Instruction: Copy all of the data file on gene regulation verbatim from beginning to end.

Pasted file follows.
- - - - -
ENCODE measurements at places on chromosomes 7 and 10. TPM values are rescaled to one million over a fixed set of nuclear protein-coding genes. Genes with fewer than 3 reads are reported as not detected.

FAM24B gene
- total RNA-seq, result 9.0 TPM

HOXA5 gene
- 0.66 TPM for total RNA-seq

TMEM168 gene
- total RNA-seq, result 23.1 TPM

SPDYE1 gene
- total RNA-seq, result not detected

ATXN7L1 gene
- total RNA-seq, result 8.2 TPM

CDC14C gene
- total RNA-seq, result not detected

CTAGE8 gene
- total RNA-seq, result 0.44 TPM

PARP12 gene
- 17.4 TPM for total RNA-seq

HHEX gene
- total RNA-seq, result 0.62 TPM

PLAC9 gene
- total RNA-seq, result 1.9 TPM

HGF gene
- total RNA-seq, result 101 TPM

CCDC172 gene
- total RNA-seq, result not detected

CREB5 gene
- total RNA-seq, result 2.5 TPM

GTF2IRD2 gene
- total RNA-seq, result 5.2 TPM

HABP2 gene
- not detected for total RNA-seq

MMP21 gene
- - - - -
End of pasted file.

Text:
ENCODE measurements at places on chromosomes 7 and 10. TPM values are rescaled to one million over a fixed set of nuclear protein-coding genes. Genes with fewer than 3 reads are reported as not detected.

FAM24B gene
- total RNA-seq, result 9.0 TPM

HOXA5 gene
- 0.66 TPM for total RNA-seq

TMEM168 gene
- total RNA-seq, result 23.1 TPM

SPDYE1 gene
- total RNA-seq, result not detected

ATXN7L1 gene
- total RNA-seq, result 8.2 TPM

CDC14C gene
- total RNA-seq, result not detected

CTAGE8 gene
- total RNA-seq, result 0.44 TPM

PARP12 gene
- 17.4 TPM for total RNA-seq

HHEX gene
- total RNA-seq, result 0.62 TPM

PLAC9 gene
- total RNA-seq, result 1.9 TPM

HGF gene
- total RNA-seq, result 101 TPM

CCDC172 gene
- total RNA-seq, result not detected

CREB5 gene
- total RNA-seq, result 2.5 TPM

GTF2IRD2 gene
- total RNA-seq, result 5.2 TPM

HABP2 gene
- not detected for total RNA-seq

MMP21 gene